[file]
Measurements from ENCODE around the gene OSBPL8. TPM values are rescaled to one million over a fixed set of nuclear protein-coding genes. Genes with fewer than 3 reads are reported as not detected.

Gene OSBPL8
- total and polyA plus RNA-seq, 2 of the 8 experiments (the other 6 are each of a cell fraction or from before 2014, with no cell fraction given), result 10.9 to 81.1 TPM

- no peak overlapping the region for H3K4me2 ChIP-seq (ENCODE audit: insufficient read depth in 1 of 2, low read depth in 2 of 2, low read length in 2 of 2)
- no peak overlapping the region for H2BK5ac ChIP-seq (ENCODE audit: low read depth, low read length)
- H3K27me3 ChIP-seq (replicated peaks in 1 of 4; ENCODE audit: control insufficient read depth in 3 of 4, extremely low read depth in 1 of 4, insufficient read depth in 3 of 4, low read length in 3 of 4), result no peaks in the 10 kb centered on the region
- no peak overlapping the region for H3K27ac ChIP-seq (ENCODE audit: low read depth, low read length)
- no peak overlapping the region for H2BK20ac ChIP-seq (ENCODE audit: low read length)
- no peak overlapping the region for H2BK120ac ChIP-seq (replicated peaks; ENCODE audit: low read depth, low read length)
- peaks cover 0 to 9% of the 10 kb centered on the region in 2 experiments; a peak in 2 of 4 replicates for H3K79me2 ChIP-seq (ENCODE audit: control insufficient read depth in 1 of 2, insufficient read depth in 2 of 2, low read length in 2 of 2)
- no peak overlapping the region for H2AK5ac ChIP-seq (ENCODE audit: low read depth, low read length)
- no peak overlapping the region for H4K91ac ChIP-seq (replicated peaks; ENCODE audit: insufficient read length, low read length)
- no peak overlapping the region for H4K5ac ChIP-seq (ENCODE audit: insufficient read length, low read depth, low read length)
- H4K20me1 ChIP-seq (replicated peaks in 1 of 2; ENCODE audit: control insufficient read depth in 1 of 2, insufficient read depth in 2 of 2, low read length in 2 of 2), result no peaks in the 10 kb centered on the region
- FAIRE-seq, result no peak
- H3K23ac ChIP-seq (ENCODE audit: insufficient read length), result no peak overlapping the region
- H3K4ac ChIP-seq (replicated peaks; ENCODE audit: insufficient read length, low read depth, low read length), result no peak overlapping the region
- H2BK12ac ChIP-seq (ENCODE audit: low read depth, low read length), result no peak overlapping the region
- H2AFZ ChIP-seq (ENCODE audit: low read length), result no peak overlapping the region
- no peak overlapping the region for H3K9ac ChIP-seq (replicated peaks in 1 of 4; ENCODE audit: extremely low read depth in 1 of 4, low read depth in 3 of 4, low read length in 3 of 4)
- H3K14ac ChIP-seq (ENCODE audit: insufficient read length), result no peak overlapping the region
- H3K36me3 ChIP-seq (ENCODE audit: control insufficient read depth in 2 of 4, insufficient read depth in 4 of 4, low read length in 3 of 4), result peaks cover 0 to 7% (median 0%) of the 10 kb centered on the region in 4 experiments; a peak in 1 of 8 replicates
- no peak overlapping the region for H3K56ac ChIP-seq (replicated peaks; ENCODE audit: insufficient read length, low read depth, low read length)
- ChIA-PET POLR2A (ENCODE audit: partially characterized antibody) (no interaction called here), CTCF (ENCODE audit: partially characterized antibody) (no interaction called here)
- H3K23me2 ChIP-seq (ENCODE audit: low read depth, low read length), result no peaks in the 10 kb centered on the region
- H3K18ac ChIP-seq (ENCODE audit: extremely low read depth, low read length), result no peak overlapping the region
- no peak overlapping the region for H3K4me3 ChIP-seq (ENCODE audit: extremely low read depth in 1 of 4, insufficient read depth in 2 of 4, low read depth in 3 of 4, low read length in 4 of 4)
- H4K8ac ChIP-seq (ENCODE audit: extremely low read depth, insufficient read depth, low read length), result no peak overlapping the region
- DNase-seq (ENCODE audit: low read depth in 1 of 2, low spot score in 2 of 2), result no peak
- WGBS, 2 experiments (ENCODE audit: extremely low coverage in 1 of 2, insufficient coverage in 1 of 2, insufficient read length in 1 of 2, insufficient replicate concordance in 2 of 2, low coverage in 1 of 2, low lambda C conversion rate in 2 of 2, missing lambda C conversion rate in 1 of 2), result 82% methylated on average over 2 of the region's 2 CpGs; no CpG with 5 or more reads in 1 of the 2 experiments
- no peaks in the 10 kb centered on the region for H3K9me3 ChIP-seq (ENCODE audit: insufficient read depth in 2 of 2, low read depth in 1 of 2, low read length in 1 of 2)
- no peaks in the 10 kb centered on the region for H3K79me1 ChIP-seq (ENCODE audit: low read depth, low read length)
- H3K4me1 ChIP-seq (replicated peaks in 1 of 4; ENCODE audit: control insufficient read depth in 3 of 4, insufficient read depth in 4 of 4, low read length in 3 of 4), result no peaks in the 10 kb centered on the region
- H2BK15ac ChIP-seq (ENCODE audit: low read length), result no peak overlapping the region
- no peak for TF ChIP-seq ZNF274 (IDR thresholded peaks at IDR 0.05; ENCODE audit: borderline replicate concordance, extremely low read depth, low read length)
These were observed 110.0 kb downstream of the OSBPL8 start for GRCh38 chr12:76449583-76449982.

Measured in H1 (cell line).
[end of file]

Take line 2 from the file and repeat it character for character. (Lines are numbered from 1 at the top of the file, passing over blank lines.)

Gene OSBPL8